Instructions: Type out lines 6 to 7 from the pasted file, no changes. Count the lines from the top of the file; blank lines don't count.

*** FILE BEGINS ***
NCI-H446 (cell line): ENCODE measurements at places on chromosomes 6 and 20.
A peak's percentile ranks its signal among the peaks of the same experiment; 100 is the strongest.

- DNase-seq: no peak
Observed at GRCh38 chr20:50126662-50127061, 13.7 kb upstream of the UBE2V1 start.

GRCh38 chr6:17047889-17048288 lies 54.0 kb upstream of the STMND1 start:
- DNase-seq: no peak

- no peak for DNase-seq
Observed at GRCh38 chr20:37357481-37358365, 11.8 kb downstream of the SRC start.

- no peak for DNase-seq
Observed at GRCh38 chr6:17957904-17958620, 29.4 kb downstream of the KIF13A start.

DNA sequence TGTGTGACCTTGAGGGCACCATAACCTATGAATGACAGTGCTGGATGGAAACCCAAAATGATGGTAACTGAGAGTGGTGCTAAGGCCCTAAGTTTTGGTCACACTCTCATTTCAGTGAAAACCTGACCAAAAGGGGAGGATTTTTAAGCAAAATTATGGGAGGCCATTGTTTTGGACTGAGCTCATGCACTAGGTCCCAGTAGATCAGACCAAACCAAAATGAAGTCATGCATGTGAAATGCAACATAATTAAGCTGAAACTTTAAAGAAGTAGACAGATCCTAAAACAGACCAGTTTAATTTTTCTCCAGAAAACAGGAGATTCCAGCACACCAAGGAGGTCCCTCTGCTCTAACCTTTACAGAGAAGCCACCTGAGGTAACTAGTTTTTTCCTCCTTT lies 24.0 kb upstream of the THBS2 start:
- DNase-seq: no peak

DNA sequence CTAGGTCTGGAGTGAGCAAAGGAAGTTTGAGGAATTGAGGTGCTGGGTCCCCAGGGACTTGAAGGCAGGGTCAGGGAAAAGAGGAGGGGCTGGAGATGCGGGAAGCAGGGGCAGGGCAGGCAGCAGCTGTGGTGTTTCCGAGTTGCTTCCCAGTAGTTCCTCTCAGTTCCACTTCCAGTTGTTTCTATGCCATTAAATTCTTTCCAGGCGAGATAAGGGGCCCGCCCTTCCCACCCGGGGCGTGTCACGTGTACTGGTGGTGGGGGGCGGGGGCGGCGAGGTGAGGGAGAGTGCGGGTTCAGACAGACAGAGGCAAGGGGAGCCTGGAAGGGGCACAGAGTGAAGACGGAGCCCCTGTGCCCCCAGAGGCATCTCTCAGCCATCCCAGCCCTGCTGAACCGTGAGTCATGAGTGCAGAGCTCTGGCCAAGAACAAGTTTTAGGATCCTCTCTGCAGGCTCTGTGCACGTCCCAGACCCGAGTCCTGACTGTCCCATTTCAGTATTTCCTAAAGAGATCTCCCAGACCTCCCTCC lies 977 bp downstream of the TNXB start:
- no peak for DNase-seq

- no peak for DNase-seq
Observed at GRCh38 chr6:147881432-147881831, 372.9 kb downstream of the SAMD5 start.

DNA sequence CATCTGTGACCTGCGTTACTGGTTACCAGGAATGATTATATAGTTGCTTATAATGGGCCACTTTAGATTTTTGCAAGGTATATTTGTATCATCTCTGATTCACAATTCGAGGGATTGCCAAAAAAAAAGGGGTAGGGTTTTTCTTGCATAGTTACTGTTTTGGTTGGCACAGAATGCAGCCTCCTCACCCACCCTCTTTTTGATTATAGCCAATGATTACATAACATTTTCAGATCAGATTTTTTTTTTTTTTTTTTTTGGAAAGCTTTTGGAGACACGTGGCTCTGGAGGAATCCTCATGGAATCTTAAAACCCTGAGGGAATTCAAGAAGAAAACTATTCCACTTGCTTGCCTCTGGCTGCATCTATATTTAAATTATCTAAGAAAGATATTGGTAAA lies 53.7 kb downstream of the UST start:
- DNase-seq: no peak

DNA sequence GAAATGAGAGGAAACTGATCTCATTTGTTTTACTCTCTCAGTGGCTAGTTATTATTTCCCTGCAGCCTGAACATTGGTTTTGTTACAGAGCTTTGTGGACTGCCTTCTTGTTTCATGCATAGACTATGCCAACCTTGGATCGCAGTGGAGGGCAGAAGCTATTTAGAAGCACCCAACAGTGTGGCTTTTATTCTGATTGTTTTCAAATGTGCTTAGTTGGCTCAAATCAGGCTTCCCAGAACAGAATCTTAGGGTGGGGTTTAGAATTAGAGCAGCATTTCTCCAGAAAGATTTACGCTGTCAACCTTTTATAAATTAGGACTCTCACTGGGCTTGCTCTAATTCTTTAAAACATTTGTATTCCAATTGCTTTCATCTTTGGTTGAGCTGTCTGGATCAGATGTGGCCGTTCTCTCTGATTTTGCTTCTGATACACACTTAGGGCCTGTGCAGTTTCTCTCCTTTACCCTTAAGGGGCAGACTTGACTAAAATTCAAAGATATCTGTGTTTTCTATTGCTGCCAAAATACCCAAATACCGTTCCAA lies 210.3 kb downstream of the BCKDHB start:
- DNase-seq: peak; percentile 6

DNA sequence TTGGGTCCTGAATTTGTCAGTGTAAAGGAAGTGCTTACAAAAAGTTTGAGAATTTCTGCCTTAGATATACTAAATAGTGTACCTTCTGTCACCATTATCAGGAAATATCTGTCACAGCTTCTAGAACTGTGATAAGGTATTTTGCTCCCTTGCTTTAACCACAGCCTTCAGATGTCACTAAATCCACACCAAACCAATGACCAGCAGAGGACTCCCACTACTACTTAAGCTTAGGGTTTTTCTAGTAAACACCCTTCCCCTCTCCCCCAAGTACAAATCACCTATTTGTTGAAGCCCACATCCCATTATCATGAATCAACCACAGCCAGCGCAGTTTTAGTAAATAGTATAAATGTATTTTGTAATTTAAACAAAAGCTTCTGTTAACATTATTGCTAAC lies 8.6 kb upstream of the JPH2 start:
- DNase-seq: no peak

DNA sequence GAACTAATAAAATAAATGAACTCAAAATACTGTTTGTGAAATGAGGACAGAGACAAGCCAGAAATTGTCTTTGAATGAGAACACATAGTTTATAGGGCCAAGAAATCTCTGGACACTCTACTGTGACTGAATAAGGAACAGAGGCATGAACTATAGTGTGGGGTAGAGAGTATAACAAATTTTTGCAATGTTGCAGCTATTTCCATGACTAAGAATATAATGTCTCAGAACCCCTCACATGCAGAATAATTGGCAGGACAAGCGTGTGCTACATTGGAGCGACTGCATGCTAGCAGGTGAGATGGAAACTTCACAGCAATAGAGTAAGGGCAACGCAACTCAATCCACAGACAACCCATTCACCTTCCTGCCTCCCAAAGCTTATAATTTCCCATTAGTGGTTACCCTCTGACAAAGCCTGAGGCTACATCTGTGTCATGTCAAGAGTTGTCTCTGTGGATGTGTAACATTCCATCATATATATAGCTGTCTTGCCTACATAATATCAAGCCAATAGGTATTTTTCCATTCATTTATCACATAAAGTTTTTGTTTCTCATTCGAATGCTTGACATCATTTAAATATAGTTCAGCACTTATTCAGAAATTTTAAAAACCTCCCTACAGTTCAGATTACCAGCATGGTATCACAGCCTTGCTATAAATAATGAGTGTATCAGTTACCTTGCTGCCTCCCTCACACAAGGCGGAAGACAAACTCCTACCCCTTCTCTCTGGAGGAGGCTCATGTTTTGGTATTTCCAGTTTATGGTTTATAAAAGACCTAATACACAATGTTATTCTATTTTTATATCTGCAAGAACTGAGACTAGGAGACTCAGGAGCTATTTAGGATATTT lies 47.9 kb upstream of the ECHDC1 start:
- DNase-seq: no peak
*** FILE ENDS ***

- DNase-seq: no peak

- no peak for DNase-seq